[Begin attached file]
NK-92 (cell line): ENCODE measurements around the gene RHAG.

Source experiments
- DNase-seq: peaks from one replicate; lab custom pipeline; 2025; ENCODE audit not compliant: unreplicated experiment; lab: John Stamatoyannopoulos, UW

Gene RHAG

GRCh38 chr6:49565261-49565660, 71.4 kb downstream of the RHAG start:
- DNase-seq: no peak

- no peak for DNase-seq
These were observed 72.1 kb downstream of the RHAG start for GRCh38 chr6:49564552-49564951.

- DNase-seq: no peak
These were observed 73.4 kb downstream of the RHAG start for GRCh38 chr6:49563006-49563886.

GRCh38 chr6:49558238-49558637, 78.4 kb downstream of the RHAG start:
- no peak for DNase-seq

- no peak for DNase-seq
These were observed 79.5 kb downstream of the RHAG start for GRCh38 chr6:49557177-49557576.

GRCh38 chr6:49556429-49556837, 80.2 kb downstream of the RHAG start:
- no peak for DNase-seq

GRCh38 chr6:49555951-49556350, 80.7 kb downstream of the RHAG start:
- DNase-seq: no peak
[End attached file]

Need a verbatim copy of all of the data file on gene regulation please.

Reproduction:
NK-92 (cell line): ENCODE measurements around the gene RHAG.

Source experiments
- DNase-seq: peaks from one replicate; lab custom pipeline; 2025; ENCODE audit not compliant: unreplicated experiment; lab: John Stamatoyannopoulos, UW

Gene RHAG

GRCh38 chr6:49565261-49565660, 71.4 kb downstream of the RHAG start:
- DNase-seq: no peak

- no peak for DNase-seq
These were observed 72.1 kb downstream of the RHAG start for GRCh38 chr6:49564552-49564951.

- DNase-seq: no peak
These were observed 73.4 kb downstream of the RHAG start for GRCh38 chr6:49563006-49563886.

GRCh38 chr6:49558238-49558637, 78.4 kb downstream of the RHAG start:
- no peak for DNase-seq

- no peak for DNase-seq
These were observed 79.5 kb downstream of the RHAG start for GRCh38 chr6:49557177-49557576.

GRCh38 chr6:49556429-49556837, 80.2 kb downstream of the RHAG start:
- no peak for DNase-seq

GRCh38 chr6:49555951-49556350, 80.7 kb downstream of the RHAG start:
- DNase-seq: no peak